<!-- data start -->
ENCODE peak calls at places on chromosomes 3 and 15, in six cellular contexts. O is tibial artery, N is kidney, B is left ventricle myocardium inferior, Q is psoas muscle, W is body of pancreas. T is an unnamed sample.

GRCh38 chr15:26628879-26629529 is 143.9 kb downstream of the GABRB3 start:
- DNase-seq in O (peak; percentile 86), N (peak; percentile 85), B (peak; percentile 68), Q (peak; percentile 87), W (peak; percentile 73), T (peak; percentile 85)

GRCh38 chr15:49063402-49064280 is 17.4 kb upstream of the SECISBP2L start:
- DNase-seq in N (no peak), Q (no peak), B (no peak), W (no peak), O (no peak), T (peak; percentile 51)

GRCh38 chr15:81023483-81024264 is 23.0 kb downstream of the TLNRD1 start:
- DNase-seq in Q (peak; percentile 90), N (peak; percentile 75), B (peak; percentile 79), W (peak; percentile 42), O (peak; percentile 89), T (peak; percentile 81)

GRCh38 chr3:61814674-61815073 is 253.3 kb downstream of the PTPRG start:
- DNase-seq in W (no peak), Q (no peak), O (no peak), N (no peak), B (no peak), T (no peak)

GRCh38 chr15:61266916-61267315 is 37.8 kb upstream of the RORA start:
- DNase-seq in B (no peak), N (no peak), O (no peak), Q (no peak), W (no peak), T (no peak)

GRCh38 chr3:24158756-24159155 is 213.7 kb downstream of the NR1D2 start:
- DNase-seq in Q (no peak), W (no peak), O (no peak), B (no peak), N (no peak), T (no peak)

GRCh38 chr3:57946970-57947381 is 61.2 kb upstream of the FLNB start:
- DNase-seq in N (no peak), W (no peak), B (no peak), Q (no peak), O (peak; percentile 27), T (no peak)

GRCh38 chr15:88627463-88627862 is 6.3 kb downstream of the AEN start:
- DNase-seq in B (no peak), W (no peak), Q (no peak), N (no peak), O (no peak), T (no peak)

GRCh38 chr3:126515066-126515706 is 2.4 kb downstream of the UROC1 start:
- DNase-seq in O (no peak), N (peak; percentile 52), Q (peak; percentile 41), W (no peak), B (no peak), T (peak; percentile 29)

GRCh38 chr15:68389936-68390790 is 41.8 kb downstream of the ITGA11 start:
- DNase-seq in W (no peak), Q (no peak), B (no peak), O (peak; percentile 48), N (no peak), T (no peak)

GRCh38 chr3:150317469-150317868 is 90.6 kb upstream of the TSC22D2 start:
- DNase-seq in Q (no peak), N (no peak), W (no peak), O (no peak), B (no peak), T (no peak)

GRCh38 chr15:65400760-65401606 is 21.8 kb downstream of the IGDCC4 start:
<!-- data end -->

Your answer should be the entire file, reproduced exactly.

ENCODE peak calls at places on chromosomes 3 and 15, in six cellular contexts. O is tibial artery, N is kidney, B is left ventricle myocardium inferior, Q is psoas muscle, W is body of pancreas. T is an unnamed sample.

GRCh38 chr15:26628879-26629529 is 143.9 kb downstream of the GABRB3 start:
- DNase-seq in O (peak; percentile 86), N (peak; percentile 85), B (peak; percentile 68), Q (peak; percentile 87), W (peak; percentile 73), T (peak; percentile 85)

GRCh38 chr15:49063402-49064280 is 17.4 kb upstream of the SECISBP2L start:
- DNase-seq in N (no peak), Q (no peak), B (no peak), W (no peak), O (no peak), T (peak; percentile 51)

GRCh38 chr15:81023483-81024264 is 23.0 kb downstream of the TLNRD1 start:
- DNase-seq in Q (peak; percentile 90), N (peak; percentile 75), B (peak; percentile 79), W (peak; percentile 42), O (peak; percentile 89), T (peak; percentile 81)

GRCh38 chr3:61814674-61815073 is 253.3 kb downstream of the PTPRG start:
- DNase-seq in W (no peak), Q (no peak), O (no peak), N (no peak), B (no peak), T (no peak)

GRCh38 chr15:61266916-61267315 is 37.8 kb upstream of the RORA start:
- DNase-seq in B (no peak), N (no peak), O (no peak), Q (no peak), W (no peak), T (no peak)

GRCh38 chr3:24158756-24159155 is 213.7 kb downstream of the NR1D2 start:
- DNase-seq in Q (no peak), W (no peak), O (no peak), B (no peak), N (no peak), T (no peak)

GRCh38 chr3:57946970-57947381 is 61.2 kb upstream of the FLNB start:
- DNase-seq in N (no peak), W (no peak), B (no peak), Q (no peak), O (peak; percentile 27), T (no peak)

GRCh38 chr15:88627463-88627862 is 6.3 kb downstream of the AEN start:
- DNase-seq in B (no peak), W (no peak), Q (no peak), N (no peak), O (no peak), T (no peak)

GRCh38 chr3:126515066-126515706 is 2.4 kb downstream of the UROC1 start:
- DNase-seq in O (no peak), N (peak; percentile 52), Q (peak; percentile 41), W (no peak), B (no peak), T (peak; percentile 29)

GRCh38 chr15:68389936-68390790 is 41.8 kb downstream of the ITGA11 start:
- DNase-seq in W (no peak), Q (no peak), B (no peak), O (peak; percentile 48), N (no peak), T (no peak)

GRCh38 chr3:150317469-150317868 is 90.6 kb upstream of the TSC22D2 start:
- DNase-seq in Q (no peak), N (no peak), W (no peak), O (no peak), B (no peak), T (no peak)

GRCh38 chr15:65400760-65401606 is 21.8 kb downstream of the IGDCC4 start: